“I agree that there has always been one misunderstanding or the other, for a long time, but what we are witnessing in recent past is alarming. It is taking a dangerous turn. The signs are ominous.”
These were the verdict of the former Chief of General Staff under the late General Sanni Abacha military regime, Lieutenant General Donaldson Oladipupo Diya in a message he personally signed to celebrate his 77th birthday anniversary.
Diya stressed that Nigerians needed to come together to confront their common enemy, which he said is “war and its apostles – so that we can rise together as one.
“I agree that there has always been one misunderstanding or the other, for a long time, but what we are witnessing in recent past is alarming. It is taking a dangerous turn. The signs are ominous.
“We seem to have forgotten that, fundamentally, we are brothers and sisters from one source, in one nation with a common destiny. Let us pursue peace and eschew violence at all costs, by all means.
“Many actors have made their positions known. A lot more have pointed accusing fingers. We have turned the table and changed the narratives, just to suit our positions. One thing is certain, we cannot continue like this. Enough is enough.
“Let us cease the practice of name-calling. There is no part of the nation that does not have its inherent security challenges. Hence, the first solution is to look inwards. Let us do a soul searching.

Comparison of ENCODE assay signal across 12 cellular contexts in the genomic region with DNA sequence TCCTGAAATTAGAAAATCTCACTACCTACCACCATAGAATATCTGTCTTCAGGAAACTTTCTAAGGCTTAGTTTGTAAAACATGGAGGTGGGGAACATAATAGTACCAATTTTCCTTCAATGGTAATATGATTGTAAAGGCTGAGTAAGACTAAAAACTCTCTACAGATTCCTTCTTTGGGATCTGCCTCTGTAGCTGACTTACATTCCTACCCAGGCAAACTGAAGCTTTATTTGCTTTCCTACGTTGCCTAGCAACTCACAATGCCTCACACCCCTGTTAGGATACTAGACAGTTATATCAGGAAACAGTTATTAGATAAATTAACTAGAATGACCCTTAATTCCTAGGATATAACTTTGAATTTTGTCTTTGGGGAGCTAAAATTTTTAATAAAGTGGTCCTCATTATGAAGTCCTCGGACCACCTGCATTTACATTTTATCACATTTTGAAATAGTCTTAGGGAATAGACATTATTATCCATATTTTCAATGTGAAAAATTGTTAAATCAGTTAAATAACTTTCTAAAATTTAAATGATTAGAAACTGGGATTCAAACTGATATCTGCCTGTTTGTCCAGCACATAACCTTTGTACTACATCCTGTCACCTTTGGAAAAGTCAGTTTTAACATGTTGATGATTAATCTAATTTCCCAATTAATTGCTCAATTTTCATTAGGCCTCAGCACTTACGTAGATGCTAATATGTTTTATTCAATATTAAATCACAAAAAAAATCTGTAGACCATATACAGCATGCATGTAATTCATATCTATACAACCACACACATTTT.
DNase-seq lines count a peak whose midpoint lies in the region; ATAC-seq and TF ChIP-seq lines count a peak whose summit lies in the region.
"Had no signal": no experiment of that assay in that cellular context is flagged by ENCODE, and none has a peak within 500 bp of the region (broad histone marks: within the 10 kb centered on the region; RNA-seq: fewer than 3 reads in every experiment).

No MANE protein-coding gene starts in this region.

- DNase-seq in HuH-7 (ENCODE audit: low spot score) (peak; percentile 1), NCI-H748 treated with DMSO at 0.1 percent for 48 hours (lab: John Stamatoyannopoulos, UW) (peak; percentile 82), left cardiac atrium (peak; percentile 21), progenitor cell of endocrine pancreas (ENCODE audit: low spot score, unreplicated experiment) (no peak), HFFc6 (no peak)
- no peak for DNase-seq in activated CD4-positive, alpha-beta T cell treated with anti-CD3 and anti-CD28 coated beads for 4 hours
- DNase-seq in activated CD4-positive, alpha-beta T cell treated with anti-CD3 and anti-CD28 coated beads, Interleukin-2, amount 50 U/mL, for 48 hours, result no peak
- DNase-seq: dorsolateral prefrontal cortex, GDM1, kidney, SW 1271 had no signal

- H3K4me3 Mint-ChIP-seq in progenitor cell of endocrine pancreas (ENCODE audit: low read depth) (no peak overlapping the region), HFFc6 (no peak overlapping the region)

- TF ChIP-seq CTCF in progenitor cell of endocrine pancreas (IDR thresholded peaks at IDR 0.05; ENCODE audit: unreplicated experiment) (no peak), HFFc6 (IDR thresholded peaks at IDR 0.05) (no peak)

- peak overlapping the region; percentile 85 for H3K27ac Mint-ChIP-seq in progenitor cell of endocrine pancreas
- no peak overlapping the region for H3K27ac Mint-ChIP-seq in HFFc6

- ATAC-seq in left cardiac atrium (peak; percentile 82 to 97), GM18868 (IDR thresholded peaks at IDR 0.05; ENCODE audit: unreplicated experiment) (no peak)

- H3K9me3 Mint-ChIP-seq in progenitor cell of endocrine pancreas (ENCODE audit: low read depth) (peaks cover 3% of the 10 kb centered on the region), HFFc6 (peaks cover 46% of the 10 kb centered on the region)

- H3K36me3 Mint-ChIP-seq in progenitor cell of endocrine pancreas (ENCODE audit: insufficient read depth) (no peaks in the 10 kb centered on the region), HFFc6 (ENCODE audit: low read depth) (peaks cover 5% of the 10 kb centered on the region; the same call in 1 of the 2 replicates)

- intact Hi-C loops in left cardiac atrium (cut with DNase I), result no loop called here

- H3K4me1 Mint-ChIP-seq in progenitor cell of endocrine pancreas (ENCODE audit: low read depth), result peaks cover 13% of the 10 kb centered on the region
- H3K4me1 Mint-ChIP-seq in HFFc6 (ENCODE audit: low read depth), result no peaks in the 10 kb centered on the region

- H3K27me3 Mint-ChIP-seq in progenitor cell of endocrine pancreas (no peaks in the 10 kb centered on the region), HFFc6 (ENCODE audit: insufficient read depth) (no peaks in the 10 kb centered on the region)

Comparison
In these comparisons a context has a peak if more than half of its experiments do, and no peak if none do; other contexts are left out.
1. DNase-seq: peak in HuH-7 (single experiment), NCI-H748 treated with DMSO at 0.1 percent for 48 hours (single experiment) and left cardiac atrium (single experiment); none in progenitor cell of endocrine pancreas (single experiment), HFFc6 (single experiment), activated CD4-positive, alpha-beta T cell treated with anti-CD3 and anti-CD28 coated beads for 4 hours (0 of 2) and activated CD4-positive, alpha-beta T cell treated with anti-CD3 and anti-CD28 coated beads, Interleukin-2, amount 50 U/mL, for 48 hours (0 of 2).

“More work however need to be done by the government to solve the perennial problem of banditry, farmer – herder crisis and all forms of terrorism in the land.
“Sociologists have always warned us that “the rumours of war always justifies armament.” Armament itself heightens the possibility of war. We must avoid a repeat of mistakes of the past. Peace is all we need.
“The Political Class must play by the rules and observe the thin line that separates Politics from Governance. Security matters should not be toyed with on the alter of politicking.
“Hate speech, fake news, as well as inciting ethnic-religious acts should be completely eradicated.
“I have fought many wars in my life. I have been out there all my life. I know the feel, the smell, the agony and the long time implications of wars. After a war, there must still be a dialogue, so it is better to dialogue and talk our way out of the problems.”